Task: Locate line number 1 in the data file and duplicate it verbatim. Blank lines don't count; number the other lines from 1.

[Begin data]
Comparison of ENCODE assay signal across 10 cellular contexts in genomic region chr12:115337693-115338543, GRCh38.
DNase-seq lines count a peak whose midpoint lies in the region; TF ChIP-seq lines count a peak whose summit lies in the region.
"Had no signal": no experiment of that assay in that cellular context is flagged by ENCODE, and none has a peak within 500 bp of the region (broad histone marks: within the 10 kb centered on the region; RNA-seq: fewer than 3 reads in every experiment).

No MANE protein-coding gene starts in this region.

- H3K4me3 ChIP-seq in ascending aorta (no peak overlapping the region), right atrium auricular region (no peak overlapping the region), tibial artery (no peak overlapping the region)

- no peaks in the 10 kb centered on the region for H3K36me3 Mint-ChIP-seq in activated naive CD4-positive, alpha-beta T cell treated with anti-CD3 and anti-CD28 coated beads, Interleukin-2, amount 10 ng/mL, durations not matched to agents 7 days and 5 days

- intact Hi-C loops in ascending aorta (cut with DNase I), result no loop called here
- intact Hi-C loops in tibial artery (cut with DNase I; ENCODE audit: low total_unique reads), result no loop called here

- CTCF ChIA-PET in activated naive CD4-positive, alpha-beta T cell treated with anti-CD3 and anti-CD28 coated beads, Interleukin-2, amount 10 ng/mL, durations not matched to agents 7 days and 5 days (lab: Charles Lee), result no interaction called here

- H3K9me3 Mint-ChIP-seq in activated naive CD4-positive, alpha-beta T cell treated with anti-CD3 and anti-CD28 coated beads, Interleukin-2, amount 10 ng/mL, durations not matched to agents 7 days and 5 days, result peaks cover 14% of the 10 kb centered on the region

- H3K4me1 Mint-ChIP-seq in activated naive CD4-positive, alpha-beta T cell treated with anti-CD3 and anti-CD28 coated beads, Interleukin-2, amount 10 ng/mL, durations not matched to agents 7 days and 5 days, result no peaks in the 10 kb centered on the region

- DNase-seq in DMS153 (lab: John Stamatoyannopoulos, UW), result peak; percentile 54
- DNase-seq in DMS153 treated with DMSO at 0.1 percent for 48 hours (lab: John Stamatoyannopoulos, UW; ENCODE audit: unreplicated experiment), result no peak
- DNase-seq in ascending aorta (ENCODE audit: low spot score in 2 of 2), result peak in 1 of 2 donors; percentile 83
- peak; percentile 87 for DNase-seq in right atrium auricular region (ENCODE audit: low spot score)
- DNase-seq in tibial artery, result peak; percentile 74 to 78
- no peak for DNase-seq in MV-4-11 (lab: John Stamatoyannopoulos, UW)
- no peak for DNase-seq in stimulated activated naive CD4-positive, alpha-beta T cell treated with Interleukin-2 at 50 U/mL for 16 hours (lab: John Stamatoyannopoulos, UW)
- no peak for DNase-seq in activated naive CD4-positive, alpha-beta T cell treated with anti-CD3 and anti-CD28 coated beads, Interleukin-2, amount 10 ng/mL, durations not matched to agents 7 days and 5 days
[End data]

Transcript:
Comparison of ENCODE assay signal across 10 cellular contexts in genomic region chr12:115337693-115338543, GRCh38.